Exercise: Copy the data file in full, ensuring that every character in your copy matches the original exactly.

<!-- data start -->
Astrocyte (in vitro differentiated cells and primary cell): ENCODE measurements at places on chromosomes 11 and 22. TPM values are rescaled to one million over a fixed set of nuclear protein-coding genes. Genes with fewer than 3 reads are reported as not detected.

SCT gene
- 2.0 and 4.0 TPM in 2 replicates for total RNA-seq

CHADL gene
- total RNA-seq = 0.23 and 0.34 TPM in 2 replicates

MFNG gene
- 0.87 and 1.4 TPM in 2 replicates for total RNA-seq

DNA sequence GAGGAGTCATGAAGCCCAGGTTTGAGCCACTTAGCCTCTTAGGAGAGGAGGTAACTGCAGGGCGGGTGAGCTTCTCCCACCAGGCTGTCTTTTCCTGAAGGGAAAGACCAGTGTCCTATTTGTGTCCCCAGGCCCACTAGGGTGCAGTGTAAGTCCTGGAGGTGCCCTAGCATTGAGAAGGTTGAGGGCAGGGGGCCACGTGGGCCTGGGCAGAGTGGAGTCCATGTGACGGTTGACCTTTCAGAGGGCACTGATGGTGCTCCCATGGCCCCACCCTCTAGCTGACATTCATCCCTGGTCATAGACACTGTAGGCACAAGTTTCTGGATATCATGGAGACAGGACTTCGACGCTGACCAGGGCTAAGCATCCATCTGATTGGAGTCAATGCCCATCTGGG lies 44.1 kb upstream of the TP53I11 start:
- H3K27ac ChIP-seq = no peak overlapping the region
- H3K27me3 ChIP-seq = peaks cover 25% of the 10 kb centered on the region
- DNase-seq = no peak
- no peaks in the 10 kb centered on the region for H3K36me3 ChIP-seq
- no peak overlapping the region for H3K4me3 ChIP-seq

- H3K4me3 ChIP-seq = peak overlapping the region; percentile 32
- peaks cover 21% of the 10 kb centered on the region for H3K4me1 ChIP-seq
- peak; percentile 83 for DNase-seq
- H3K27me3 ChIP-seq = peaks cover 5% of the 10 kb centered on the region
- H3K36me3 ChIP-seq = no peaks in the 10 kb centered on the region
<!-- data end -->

Astrocyte (in vitro differentiated cells and primary cell): ENCODE measurements at places on chromosomes 11 and 22. TPM values are rescaled to one million over a fixed set of nuclear protein-coding genes. Genes with fewer than 3 reads are reported as not detected.

SCT gene
- 2.0 and 4.0 TPM in 2 replicates for total RNA-seq

CHADL gene
- total RNA-seq = 0.23 and 0.34 TPM in 2 replicates

MFNG gene
- 0.87 and 1.4 TPM in 2 replicates for total RNA-seq

DNA sequence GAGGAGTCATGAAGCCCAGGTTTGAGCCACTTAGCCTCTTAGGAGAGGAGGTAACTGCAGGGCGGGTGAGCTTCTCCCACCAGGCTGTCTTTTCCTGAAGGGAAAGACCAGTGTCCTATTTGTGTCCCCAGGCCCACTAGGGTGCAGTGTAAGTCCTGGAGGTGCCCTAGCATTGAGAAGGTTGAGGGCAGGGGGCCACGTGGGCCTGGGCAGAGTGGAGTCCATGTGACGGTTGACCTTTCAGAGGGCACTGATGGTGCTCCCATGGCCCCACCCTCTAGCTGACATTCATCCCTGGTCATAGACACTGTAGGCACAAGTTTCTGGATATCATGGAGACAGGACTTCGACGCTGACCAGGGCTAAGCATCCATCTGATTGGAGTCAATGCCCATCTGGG lies 44.1 kb upstream of the TP53I11 start:
- H3K27ac ChIP-seq = no peak overlapping the region
- H3K27me3 ChIP-seq = peaks cover 25% of the 10 kb centered on the region
- DNase-seq = no peak
- no peaks in the 10 kb centered on the region for H3K36me3 ChIP-seq
- no peak overlapping the region for H3K4me3 ChIP-seq

- H3K4me3 ChIP-seq = peak overlapping the region; percentile 32
- peaks cover 21% of the 10 kb centered on the region for H3K4me1 ChIP-seq
- peak; percentile 83 for DNase-seq
- H3K27me3 ChIP-seq = peaks cover 5% of the 10 kb centered on the region
- H3K36me3 ChIP-seq = no peaks in the 10 kb centered on the region